Aspen to Bariloche: Helmets, goggles and the gift of skiing for all
November 19, 2016
For poor children who live in Latin America's most developed ski resort, snow is something to endure, not something to enjoy, a former resort resident said.
"Kids suffer the snow," said Lala Caffarone, who is from Bariloche, Argentina, but has lived in Aspen for 16 years. "For them, the snow is just for the tourists."
But Caffarone and former Aspen Middle School Principal Griff Smith are trying to change that by strengthening a nearly 20-year-old program in the city of 130,000 that puts low-income children on skis. To that end, they've spearheaded a two-year effort to equip the program with enough helmets and goggles for the budding skiers to use.
"(Bariloche is) not unlike Aspen," Smith said. "(We're helping) the children of service workers that keep (the resort) going."
Bariloche is one of Aspen's sister cities, and Smith also functions as the point man and main coordinator of that relationship. The city is located in Argentina's Patagonia region in the Andes Mountains near the Chilean border.
The ski area is known as Cerro Catedral, though Smith said it is a four-season resort like Aspen. And like Aspen, the area is known for top-notch fishing, hiking, mountaineering and water sports, according to the city of Aspen's website.
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Bariloche's ski program, which began in 1999, allows all fifth-graders in the city's public schools to go skiing for four full days, Caffarone said. Approximately 1,500 children get to take part in groups of about 200 or so, she said.
"This program has the intention to show them the possibility of skiing," Caffarone said. "It opens a new world to kids for something that's right in their backyard."
The program not only decreases the gap between haves and have-nots in society, but also introduces children to the outdoors and a sport beloved by many while also opening up possible economic and job opportunities, she said.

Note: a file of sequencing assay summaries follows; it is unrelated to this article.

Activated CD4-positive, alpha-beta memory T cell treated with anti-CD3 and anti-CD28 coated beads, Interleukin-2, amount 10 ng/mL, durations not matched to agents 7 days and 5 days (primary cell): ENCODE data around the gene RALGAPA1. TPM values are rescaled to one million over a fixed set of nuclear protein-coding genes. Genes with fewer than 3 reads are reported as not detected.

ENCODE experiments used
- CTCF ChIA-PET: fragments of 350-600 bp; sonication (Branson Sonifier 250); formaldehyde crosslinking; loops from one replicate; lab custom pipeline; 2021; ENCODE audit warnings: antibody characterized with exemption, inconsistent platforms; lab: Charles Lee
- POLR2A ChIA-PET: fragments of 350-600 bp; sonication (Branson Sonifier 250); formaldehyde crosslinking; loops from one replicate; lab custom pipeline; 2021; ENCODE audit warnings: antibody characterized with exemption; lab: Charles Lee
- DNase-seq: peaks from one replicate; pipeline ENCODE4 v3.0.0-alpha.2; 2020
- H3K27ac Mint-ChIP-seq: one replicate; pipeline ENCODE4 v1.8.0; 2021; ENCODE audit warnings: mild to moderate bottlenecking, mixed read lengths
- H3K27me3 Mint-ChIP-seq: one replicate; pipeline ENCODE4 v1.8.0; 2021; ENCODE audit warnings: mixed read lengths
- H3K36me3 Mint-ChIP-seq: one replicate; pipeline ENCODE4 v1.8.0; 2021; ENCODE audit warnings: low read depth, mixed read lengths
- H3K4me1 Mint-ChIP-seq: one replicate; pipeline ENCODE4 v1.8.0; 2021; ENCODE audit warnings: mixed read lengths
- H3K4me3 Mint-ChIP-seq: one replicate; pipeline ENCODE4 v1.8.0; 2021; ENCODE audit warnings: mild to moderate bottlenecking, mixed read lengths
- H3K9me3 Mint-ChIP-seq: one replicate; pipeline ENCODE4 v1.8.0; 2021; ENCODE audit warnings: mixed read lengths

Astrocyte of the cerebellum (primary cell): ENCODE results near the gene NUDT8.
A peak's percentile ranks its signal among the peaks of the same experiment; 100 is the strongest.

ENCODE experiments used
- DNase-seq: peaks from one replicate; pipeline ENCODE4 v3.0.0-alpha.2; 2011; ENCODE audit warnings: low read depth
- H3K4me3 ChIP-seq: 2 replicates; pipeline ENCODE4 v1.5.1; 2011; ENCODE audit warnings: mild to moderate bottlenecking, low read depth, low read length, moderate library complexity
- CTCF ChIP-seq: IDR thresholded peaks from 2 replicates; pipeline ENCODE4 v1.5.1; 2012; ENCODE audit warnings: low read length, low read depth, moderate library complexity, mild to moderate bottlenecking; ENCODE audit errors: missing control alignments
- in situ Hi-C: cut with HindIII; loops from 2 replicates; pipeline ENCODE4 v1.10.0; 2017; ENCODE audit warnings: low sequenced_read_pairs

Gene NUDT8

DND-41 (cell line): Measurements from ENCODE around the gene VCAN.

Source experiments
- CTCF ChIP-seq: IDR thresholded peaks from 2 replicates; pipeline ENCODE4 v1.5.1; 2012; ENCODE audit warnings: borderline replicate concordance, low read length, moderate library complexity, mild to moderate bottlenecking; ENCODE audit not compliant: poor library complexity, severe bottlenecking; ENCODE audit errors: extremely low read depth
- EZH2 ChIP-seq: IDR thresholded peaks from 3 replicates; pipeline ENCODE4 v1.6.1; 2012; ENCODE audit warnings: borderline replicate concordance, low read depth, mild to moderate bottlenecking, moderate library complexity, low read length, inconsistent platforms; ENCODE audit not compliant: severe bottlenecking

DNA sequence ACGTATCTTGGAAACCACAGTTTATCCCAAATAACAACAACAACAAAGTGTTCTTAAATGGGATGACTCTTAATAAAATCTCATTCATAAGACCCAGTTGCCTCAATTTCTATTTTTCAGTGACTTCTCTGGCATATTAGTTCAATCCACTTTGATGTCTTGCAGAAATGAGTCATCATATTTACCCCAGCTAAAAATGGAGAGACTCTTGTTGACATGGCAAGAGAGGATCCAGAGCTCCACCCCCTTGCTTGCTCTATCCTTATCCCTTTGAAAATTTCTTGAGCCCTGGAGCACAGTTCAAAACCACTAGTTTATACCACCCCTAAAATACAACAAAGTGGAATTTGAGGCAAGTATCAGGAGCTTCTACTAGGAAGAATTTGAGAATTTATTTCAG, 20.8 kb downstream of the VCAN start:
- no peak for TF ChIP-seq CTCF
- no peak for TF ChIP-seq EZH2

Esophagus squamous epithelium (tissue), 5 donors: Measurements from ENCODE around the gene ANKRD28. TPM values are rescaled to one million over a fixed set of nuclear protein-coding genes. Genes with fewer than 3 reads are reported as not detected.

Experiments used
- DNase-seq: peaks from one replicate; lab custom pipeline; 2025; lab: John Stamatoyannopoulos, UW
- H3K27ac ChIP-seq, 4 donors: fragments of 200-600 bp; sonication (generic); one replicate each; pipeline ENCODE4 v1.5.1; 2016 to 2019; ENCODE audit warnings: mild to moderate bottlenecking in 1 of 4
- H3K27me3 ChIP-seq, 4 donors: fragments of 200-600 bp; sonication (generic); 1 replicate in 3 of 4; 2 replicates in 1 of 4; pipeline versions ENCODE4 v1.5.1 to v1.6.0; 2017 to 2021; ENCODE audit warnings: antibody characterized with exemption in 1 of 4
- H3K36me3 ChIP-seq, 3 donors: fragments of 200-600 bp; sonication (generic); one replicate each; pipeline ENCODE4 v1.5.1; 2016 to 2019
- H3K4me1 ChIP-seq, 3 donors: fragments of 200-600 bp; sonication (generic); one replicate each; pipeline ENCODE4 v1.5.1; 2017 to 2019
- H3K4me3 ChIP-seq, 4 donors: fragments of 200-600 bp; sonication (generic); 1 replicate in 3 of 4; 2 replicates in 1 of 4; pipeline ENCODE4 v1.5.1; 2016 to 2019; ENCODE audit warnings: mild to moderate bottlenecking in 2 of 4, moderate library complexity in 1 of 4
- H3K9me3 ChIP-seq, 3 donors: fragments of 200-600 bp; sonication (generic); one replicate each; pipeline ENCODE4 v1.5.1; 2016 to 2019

"For the whole society, this program is very important," Caffarone said.
Rental companies offer discounted equipment, while children must come up with outerwear for the mountain excursions, Caffarone said. And that's where the effort to provide helmets and goggles comes in.
Argentinian regulations prohibit simply sending 50 used ski helmets or goggles to the country, Smith said. In order to get around those rules, Smith and Caffarone have been able to link the effort to provide helmets and goggles to a student-exchange program between Aspen and Bariloche, they said.
So now when 15 children from Bariloche come to Aspen to stay with families here every April, they each return with a helmet and a pair of goggles to contribute to the program, Smith said. And when 15 Aspen children head to Bariloche in October, they each bring along a helmet and a pair of goggles, too, he said.
So far, they've put together about 60 of each, and would like to build that up to at least 200 so every potential skier can have the proper equipment, they said.
Caffarone said she's joined the Bariloche fifth-graders and has seen the smiles and joy that skiing brings.
"From the mountain they can see all the poorer neighborhoods, and they point and say, 'That's where I live,'" she said. "They really appreciate it."
Anyone interested in donating helmets or goggles to the effort can contact Caffarone at firstname.lastname@example.org.